Bread has traditionally held a central role in our culinary culture. Today it holds a secondary role, but it is still common to all of the diets of the Mediterranean.

Easy to prepare, nutritional, delicious, it appears in an infinite variety of meals… who can resist a bite?

In the Mediterranean:

  • Mediterranean culture has been influenced by the cereals, perhaps more than any other element of the diet. One of the most common ways we have to consume them is in the form of bread. Throughout the region we find many varieties which are part of the local culture, such as Moroccan khubz, turkish dürüm, eastern mediterranean pita bread, pan payés in Catalonia, etc.
  • Bread’s origins can be traced back to the Middle East, in ancient Mesopotamia, though some historians trace it back to Egypt. Some argue that the Egyptians were already making hard cakes of ground grains some 10,000 years before the rest of the peoples in the Mediterranean had access to bread. That is where 4,000 years ago fermented breads were discovered, when the dough was accidentally left too long before baking and fermented.
  • Yeast travelled from Egypt to Greece, where bakers became respected workers and the first tools of the trade were developed. That is where the first bakeries were born. Later, the Roman Empire was responsible for extending bread throughout the rest of the Mediterranean.
  • Wheat is the cereal most used in baking bread. In the Mediterranean basin there are heirloom varieties of wheat, rarely grown conventionally but highly nutritious, such as spelt, farro oremmer (in Italy and also in Morocco, Albania, Turkey, Israel…), kamut (in Egypt and the Middle East), einkorn (in France, Italy, Turkey, Morocco…) or escaña wheat in Asturias.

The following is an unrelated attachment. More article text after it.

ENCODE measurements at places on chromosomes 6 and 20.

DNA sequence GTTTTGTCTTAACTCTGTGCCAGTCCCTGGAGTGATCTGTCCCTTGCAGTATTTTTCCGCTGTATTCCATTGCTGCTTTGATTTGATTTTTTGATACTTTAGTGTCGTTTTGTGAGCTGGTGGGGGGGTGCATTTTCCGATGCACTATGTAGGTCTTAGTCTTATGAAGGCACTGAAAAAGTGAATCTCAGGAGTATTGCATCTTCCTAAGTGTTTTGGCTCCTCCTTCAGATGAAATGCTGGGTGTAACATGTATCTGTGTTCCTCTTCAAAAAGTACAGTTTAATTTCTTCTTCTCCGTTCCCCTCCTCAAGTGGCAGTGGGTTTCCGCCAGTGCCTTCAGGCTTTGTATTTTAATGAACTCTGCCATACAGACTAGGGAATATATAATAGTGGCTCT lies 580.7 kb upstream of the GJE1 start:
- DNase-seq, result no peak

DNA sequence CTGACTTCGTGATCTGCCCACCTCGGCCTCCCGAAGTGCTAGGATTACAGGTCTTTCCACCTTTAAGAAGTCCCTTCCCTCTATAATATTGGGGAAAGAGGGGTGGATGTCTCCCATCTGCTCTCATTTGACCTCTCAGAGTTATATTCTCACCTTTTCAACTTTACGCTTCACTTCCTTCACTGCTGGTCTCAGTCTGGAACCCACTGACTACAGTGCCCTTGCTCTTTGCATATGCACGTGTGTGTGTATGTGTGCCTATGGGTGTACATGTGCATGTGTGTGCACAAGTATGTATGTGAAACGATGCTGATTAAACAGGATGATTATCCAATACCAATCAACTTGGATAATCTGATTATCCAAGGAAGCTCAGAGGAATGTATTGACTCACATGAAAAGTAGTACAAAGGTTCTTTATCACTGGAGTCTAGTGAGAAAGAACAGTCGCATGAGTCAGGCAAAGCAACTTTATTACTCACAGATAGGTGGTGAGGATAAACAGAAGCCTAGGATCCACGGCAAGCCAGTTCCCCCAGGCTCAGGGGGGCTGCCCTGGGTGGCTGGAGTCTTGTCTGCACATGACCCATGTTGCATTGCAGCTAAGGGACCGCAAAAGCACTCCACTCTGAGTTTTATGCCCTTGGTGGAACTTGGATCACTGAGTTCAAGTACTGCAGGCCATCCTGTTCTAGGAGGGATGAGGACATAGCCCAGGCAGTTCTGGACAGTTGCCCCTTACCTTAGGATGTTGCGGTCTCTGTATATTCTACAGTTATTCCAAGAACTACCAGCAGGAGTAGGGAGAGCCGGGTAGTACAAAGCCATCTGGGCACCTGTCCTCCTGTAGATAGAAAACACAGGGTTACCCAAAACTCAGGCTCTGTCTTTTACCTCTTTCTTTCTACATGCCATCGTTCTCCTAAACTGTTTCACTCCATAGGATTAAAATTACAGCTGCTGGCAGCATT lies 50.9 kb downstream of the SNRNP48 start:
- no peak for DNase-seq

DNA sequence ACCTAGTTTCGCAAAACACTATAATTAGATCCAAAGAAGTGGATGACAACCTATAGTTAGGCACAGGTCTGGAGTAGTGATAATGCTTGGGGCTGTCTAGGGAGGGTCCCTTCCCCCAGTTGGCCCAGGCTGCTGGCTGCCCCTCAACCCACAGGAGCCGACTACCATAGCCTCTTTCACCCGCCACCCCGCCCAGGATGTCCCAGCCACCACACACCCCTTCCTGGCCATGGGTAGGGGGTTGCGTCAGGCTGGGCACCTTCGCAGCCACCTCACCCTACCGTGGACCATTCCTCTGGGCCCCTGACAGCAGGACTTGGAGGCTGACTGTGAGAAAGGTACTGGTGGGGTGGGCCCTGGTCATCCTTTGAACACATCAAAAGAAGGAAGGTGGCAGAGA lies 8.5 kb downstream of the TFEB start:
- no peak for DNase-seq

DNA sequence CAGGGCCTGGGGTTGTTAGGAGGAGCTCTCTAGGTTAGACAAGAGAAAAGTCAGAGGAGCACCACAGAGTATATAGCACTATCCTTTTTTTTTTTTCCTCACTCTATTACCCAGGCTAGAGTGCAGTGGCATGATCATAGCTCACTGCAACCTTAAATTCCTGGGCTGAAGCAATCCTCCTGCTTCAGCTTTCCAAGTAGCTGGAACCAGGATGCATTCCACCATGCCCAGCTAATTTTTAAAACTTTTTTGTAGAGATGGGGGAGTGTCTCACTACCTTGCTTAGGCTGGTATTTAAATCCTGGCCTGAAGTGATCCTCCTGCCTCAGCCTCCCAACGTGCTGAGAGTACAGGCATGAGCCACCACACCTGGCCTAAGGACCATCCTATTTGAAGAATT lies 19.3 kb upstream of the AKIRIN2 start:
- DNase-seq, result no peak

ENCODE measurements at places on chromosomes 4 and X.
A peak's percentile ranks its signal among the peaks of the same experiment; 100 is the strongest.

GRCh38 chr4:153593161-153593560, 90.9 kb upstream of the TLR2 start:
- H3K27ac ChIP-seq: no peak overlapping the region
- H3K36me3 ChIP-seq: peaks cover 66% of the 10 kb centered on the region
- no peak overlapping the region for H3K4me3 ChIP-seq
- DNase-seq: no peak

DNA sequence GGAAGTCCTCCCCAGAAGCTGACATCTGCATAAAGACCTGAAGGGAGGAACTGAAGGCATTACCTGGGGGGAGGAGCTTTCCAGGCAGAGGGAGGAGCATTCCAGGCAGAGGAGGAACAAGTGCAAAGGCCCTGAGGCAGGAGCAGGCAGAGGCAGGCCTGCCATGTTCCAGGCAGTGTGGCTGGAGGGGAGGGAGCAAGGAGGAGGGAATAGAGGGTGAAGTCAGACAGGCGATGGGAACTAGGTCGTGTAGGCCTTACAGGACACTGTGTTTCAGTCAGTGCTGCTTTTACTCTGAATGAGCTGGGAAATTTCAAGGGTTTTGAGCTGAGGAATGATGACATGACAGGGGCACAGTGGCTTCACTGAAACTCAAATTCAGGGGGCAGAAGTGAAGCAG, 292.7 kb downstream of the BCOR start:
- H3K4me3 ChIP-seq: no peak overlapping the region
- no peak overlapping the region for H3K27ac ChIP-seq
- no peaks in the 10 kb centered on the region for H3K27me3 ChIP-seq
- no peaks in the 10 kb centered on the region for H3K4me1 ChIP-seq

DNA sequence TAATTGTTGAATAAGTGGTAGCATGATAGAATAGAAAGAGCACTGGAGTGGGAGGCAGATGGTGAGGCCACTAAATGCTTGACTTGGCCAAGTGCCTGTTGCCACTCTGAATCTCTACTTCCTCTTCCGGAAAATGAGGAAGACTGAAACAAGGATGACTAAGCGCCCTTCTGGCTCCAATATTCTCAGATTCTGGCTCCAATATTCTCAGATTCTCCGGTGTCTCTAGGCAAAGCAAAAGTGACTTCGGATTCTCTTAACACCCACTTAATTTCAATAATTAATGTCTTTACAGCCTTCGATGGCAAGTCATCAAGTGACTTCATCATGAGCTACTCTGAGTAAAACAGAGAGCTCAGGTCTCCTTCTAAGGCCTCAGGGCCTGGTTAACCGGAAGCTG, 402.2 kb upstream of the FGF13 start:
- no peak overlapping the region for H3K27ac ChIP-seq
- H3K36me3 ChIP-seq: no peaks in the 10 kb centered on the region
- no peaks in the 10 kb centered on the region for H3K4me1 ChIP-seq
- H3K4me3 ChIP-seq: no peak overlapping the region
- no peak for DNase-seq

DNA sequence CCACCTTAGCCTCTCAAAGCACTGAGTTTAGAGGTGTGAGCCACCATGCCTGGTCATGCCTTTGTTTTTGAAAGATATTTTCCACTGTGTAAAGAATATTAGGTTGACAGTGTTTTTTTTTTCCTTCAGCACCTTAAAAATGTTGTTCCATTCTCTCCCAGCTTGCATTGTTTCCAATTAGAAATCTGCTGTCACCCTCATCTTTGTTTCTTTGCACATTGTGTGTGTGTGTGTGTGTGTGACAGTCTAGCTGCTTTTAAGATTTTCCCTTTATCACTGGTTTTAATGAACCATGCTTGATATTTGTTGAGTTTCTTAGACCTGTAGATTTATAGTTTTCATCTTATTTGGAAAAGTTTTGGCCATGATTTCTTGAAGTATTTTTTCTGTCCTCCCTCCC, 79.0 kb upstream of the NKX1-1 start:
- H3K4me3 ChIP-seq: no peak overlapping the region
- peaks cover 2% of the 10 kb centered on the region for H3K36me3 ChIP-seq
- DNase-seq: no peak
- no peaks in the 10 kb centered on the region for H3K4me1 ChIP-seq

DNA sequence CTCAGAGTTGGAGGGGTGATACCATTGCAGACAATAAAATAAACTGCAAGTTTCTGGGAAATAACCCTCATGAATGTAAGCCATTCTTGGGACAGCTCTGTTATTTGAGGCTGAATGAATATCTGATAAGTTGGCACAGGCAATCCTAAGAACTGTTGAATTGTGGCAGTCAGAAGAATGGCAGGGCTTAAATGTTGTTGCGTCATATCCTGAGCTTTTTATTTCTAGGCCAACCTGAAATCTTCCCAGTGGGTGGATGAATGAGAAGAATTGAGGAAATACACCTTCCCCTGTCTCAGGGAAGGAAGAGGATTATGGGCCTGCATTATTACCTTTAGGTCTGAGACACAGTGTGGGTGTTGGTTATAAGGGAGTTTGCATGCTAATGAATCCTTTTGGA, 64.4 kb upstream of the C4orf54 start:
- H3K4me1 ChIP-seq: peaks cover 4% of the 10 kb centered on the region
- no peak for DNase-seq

• Mediterranean production of bread wheat, the cereal from which most bread is made, accounts for almost 14% of world production. The countries which consume the most of this grain are: France, Turkey, Egypt, Italy and Spain.

Bread is a staple that is made from just four basic ingredients: flour, yeast, water and salt. When flour and water are mixed and kneaded, they form dough. When left standing long enough, natural yeasts begin fermentation which is what gives the dough the texture we know well (elastic consistency, sponginess, etc.). More than anything, bread provides us with fiber, but also the proteins, fats, minerals and vitamins that the grain from which it is made. The properties and the nutritional content of bread and depend on the quality of ingredients used to make it (flours and yeasts) and the means of production (type of fermentation, additives). Choose the bread which is healthiest and best fills your nutritional needs.

How can we go about it:

  • Breads made from whole grain flours and mixed flours have more nutrition and fiber than breads made from white flour alone. This is because whole grain flour has all of the nutrition and fiber of the wheat, whereas in white flour, in the process of removing the bran and the germ, the fiber, some of the protein, and virtually all fats, minerals and vitamins have been removed as well.
  • Bread that is made from slow fermentation (sourdough) are easier to digest and have a richer flavor and odor.

Consumerism has also attacked bread, and today there are fashions and manufactured needs such as enriching bread with minerals and Omega 3, breads without crust that are easier to eat, etc. So it’s important to be clear about what we want bread to provide (nutrients, flavor, health) and not be fooled by the racket of advertising and fashions.

How can we go about it:

  • Keep in mind that these appeals to the consumer do not always mean an improvement in the nutrients that bread brings. One example is parbaked bread – though it is presented as warm and fresh from the oven, it is less nutritious and only keeps for a day.
  • Enriched breads have nutritional supplements that are very unnatural. In a fresh and varied diet, all of the nutrients that we require are already present in whole foods. They are better off without processing.
  • With industrial white bread or bread without crust, we chew less and salivate less. Chewing helps maintain healthy teeth, and saliva is responsible for the first part of digestion (breaking down certain molecules).